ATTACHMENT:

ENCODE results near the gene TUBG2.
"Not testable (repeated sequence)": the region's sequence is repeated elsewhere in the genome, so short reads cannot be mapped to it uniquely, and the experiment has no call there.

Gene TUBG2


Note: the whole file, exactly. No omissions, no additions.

ENCODE results near the gene TUBG2.
"Not testable (repeated sequence)": the region's sequence is repeated elsewhere in the genome, so short reads cannot be mapped to it uniquely, and the experiment has no call there.

Gene TUBG2